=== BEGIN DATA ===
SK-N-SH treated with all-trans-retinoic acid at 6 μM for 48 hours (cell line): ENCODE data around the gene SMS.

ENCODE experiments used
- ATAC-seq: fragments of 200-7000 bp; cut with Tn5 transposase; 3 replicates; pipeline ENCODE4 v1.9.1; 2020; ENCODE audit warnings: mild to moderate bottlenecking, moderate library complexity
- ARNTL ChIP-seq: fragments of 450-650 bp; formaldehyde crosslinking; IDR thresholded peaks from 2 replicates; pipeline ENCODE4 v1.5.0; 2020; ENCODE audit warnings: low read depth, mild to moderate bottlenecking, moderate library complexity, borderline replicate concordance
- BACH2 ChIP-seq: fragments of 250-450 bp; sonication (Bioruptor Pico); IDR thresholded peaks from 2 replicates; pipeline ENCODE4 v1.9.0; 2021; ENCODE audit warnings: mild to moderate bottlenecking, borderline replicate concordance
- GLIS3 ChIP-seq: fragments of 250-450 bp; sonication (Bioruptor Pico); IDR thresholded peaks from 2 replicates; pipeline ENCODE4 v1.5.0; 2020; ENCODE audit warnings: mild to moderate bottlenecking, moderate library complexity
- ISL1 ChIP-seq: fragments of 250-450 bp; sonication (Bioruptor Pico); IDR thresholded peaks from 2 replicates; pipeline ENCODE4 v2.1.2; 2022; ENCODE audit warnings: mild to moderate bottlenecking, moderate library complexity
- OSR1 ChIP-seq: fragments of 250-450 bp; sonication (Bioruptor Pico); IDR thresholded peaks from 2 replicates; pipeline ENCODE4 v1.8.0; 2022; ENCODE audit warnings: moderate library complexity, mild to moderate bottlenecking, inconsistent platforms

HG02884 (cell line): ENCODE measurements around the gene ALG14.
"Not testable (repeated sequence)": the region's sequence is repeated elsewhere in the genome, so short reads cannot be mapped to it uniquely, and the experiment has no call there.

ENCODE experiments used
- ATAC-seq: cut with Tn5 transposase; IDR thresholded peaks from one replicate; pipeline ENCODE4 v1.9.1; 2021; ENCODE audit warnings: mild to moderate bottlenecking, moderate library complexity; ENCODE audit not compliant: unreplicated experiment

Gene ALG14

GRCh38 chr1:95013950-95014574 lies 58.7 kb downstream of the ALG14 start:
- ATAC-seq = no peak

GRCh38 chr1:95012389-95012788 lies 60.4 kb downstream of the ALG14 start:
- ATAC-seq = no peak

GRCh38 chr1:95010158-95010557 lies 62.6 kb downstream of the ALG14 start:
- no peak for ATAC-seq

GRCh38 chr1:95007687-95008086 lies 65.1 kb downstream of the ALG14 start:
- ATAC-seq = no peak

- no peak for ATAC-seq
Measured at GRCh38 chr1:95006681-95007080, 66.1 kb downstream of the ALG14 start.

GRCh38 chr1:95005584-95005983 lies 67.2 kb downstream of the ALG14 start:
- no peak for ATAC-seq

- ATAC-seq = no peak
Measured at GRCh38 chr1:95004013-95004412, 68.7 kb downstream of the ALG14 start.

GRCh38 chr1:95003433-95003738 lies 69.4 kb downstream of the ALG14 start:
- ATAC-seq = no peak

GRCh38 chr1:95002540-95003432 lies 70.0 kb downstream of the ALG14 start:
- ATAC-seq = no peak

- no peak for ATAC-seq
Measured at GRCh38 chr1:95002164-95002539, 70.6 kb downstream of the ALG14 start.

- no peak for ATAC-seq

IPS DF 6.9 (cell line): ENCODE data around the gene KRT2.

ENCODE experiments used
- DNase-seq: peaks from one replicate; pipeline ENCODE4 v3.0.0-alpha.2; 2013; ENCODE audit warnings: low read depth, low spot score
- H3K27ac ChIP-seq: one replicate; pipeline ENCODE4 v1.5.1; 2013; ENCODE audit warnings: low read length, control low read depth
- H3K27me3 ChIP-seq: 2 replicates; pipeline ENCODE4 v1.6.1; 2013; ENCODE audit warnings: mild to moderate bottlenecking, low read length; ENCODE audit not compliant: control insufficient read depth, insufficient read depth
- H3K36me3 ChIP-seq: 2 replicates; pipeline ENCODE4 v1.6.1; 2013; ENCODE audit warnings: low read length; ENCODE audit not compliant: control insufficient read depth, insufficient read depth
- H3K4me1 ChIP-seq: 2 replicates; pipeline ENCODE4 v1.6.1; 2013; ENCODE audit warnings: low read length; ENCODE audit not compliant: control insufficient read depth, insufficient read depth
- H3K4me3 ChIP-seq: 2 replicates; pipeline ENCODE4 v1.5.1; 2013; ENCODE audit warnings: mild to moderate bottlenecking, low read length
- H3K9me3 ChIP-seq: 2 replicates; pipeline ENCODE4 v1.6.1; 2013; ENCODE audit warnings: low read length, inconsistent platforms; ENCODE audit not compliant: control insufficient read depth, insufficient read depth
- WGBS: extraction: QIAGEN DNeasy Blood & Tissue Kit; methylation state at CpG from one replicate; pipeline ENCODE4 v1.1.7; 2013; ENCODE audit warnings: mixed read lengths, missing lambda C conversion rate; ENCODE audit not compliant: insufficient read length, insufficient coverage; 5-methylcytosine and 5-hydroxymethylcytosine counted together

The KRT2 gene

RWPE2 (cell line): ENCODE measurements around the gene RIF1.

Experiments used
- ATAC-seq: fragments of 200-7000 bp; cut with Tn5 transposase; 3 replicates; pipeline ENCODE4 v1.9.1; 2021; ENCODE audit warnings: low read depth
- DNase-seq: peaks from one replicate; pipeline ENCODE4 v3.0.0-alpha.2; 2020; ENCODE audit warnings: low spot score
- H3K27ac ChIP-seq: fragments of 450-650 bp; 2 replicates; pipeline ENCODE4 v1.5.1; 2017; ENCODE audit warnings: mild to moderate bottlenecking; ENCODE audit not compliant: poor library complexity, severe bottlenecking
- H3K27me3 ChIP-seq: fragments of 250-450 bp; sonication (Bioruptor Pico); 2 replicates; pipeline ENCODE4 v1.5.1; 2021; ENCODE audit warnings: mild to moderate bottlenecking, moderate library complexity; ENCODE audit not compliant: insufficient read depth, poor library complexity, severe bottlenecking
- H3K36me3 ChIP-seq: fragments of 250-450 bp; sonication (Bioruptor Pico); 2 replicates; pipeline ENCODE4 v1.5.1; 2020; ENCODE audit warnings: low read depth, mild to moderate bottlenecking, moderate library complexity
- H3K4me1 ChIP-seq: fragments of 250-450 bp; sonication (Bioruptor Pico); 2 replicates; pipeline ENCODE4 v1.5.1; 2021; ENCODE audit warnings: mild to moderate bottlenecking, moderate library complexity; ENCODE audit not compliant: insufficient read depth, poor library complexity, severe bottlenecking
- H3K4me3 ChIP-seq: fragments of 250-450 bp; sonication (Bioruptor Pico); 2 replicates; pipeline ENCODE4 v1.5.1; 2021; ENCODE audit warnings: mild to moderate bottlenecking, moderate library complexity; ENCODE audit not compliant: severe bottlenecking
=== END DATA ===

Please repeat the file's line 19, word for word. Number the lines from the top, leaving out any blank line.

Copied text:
- no peak for ATAC-seq